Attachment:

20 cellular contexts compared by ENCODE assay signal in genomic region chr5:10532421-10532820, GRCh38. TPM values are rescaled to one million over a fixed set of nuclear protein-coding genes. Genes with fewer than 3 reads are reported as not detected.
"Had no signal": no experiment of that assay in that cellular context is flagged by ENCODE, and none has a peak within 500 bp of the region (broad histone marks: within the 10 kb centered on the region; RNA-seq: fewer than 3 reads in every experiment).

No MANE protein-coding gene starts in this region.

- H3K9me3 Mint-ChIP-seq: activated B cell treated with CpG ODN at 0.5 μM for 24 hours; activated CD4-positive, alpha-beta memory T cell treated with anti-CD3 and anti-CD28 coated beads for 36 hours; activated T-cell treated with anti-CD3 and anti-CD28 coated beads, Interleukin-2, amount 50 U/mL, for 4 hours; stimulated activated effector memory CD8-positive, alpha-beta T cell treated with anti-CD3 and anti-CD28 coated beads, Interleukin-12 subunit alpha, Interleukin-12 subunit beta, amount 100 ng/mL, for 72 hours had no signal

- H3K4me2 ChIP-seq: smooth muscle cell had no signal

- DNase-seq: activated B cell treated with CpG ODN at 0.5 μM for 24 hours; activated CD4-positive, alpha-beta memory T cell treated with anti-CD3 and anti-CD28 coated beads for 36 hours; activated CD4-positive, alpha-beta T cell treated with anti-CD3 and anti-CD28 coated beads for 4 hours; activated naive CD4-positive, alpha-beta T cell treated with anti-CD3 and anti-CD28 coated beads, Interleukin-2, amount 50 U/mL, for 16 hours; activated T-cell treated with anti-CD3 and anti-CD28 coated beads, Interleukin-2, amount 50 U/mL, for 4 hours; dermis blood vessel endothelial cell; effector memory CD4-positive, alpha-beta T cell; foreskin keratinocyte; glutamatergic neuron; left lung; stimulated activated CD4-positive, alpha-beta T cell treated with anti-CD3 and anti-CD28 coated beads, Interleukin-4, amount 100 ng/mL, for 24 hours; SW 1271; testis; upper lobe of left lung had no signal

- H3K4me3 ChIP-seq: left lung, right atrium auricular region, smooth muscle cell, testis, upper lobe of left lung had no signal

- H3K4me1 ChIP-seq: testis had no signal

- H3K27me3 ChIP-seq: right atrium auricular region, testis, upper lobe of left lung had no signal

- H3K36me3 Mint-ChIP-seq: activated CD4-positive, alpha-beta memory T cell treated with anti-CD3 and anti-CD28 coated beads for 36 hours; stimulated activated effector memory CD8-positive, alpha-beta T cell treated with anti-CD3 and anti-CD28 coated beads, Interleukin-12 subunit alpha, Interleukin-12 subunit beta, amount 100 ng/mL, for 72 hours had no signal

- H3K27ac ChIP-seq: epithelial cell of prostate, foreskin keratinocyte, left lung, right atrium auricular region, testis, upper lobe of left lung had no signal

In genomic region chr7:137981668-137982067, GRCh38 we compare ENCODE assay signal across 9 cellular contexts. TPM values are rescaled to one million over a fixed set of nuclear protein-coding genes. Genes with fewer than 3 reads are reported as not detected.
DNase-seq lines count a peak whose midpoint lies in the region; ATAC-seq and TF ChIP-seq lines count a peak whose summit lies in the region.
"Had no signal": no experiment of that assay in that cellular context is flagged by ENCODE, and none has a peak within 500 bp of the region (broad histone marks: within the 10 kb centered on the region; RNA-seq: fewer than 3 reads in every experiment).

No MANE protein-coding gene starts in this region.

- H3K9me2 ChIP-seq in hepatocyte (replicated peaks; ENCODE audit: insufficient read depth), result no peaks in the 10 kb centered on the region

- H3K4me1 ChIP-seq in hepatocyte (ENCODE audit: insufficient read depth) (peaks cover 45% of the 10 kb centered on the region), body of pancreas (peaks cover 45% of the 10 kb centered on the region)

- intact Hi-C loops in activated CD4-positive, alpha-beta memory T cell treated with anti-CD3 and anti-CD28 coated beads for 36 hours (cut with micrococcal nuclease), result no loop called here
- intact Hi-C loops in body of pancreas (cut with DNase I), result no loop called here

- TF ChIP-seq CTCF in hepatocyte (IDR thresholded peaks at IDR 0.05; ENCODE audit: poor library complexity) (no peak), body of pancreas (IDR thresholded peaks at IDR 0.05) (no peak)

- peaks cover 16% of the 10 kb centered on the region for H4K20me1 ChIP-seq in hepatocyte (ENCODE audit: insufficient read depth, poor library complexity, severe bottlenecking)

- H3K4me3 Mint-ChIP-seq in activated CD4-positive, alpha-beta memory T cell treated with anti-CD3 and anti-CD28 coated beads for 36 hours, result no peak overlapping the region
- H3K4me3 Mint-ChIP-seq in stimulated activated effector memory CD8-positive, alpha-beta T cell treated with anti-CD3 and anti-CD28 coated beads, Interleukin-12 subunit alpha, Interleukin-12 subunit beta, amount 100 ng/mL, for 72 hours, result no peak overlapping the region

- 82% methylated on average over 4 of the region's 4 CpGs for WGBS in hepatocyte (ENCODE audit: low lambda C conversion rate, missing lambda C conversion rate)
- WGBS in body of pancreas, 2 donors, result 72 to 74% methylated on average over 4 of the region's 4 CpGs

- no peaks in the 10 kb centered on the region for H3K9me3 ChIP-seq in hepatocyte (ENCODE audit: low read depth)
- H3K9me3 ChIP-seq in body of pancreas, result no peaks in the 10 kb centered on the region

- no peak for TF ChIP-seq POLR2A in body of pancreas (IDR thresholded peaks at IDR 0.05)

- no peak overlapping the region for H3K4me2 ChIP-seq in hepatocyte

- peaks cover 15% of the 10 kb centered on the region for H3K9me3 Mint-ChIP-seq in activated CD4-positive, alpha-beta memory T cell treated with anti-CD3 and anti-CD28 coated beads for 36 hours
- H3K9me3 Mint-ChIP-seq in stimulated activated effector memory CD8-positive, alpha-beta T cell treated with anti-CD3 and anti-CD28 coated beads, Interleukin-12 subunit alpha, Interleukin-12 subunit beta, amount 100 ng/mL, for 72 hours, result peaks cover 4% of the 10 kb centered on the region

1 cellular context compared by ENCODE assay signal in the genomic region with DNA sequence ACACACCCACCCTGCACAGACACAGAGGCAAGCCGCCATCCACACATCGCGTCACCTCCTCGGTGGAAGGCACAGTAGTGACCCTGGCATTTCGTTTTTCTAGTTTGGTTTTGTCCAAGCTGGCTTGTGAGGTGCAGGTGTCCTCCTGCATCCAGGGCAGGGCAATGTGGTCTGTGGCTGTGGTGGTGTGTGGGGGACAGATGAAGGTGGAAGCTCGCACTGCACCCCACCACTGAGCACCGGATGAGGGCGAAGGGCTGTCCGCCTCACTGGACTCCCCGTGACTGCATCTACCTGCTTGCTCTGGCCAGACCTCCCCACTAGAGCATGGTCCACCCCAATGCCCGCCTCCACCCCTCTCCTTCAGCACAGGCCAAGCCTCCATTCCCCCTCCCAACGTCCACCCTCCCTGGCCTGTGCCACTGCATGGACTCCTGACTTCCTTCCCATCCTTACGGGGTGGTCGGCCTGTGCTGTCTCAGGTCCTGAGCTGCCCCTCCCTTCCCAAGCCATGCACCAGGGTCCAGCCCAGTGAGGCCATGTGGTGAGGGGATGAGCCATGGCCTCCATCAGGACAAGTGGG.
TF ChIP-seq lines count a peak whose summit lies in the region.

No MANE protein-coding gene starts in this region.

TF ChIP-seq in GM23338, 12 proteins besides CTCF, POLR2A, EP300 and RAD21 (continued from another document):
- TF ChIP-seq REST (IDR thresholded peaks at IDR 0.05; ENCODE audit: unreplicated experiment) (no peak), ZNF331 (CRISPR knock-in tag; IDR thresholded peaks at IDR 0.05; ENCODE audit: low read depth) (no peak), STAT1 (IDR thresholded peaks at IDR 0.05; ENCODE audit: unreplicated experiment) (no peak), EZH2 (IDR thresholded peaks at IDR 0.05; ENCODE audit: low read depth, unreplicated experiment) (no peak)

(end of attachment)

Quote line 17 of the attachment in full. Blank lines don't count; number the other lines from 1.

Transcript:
- H3K4me1 ChIP-seq in hepatocyte (ENCODE audit: insufficient read depth) (peaks cover 45% of the 10 kb centered on the region), body of pancreas (peaks cover 45% of the 10 kb centered on the region)